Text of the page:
"If we can get projects structured so that each [one] is focused on solving one part of [a] problem at a time," Fleming avowed, "our team will be focused and able to consistently meet our objectives."

2. Ensure code always meets accessibility requirements

Cayce Koehler is senior software engineer at Teladoc Health, a telemedicine and virtual healthcare company based in Purchase, N.Y. For the past nine years, he's worked as a software developer in several capacities related to web applications, data analytics, enterprise-scale reporting and mobile development.

I want to keep accessibility at the forefront of my thoughts and not allow it to be secondary at any moment.
Cayce KoehlerSenior software engineer, Teladoc Health

For Koehler, the top priority in 2023 is to dedicate himself to ensuring that the code he writes complies with Web Content Accessibility Guidelines (WCAG), a set of standards developed by the World Wide Web Consortium to provide persons with disabilities equal access to web-based content. This goal goes together with his work at Teladoc Health, which Koehler said is the first company he's worked at where user accessibility is a top priority.

"I want to keep accessibility at the forefront of my thoughts and not allow it to be secondary at any moment," Koehler explained.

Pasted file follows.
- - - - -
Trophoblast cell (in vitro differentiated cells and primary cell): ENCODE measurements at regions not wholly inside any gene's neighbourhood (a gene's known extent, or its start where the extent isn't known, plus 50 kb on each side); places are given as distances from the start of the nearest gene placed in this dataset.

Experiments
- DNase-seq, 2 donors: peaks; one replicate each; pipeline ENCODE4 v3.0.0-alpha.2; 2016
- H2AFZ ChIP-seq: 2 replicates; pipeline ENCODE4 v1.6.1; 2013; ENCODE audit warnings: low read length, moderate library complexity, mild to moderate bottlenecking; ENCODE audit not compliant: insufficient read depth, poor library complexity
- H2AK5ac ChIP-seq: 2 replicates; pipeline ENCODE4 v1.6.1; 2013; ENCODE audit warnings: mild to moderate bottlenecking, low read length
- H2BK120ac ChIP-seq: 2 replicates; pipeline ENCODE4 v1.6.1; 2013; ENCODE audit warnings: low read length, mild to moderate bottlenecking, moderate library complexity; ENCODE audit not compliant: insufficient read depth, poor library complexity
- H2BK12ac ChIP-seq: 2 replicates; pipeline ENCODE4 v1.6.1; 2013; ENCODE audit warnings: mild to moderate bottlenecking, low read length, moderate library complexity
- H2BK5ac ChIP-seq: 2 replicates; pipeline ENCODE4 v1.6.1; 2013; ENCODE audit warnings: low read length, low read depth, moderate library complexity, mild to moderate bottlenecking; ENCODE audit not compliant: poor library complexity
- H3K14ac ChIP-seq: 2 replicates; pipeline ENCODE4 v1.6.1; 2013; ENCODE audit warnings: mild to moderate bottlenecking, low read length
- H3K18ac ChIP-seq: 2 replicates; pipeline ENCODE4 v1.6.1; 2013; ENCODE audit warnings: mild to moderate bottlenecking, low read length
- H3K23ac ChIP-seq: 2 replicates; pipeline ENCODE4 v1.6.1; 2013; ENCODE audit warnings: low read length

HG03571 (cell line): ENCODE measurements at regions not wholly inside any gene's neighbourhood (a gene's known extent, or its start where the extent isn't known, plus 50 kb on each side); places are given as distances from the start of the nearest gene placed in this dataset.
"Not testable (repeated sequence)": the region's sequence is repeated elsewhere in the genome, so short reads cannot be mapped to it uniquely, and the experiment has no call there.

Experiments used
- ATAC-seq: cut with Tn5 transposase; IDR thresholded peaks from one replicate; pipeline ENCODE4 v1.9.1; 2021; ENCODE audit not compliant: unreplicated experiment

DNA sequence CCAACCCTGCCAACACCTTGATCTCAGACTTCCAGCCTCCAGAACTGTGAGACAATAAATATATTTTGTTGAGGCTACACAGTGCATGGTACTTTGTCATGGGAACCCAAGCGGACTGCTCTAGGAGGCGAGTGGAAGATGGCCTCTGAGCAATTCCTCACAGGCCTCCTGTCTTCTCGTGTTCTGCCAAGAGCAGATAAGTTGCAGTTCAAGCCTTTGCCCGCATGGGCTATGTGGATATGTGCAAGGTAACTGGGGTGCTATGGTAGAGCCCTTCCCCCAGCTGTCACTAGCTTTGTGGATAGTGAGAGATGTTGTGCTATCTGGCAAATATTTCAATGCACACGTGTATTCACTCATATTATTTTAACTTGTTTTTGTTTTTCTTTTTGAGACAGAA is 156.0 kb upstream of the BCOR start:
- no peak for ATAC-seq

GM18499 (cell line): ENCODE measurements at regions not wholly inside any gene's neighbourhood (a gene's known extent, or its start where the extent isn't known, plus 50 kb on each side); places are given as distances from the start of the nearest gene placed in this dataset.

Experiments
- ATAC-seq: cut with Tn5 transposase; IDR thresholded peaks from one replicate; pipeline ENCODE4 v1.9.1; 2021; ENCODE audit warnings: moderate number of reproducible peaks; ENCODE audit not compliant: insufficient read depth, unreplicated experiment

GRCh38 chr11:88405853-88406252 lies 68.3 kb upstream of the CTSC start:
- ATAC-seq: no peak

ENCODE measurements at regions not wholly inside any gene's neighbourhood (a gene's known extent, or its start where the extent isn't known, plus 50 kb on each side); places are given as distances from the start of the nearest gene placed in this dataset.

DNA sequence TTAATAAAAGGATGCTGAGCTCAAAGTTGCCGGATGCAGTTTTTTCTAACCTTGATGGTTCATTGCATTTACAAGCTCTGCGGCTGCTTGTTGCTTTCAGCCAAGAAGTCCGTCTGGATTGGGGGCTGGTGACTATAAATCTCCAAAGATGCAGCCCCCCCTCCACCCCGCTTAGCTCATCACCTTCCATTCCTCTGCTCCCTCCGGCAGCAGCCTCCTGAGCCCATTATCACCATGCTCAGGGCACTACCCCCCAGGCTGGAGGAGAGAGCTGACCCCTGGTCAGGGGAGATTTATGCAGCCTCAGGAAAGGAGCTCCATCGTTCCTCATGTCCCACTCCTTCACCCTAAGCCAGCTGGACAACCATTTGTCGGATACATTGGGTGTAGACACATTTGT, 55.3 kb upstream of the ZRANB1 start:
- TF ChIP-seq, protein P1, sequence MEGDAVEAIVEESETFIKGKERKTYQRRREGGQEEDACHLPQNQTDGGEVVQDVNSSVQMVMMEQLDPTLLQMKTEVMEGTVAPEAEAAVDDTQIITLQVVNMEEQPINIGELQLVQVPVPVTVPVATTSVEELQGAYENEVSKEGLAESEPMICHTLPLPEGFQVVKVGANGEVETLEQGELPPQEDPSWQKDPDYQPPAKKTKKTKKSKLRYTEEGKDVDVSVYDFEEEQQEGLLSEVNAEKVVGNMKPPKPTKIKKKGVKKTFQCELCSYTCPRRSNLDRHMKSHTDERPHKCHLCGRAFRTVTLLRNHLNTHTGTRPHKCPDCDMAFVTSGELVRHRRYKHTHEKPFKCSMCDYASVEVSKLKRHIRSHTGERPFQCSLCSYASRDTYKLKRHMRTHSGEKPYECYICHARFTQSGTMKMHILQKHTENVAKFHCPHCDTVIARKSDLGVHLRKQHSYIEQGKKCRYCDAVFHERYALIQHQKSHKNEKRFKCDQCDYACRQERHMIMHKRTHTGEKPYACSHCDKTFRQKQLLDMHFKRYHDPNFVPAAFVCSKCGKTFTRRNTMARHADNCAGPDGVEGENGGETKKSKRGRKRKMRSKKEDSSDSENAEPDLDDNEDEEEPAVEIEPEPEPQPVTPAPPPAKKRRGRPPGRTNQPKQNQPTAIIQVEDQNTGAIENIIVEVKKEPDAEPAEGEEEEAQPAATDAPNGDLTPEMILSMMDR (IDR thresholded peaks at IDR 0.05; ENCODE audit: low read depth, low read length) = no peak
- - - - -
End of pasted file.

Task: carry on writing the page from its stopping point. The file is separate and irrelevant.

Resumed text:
Koehler predominately works in Android mobile development. This, he said, grants him access to many accessibility-focused development tools through Google, such as TalkBack and accessibility analyzers, to help address accessibility concerns.

A large part of this initiative involves reviewing WCAG compliances as a team and planning new iterations of coding if anything gets overlooked, Koehler explained. Meanwhile, QA teams can examine the interface's contrast ratios, sizing and spacing to flag places where the application fails to meet WCAG standards.

"Having a team and a company that believes in this [goal] as much as I do is going to be crucial to my success," he said.

3. Increase productivity and write extraordinary code from the start

Kranthi Vanga is a Java developer from Morris Plains, N.J, who provides application support for financial and investment banking services. He has extensive experience in various aspects of software component design, builds and deployment, particularly with Spring. Vanga also has an especially strong background working with customer-facing APIs, he said.

Vanga's 2023 resolution, he said, is especially specific: to finish an algorithmic boot camp to help him write better code, specifically when it comes to matching the right data structures to certain development projects or software operations. Ultimately, he hopes this will help him assist the company in making better business decisions overall in shorter amounts of time.

"In a tech job, it's even more important to [solve problems] within time frames, and I absolutely love [doing that]," Vanga said. "I'm a hands-on developer, and I love building needed solutions and optimizing them."

Dig Deeper on Software development team structure and skills

Cloud Computing
App Architecture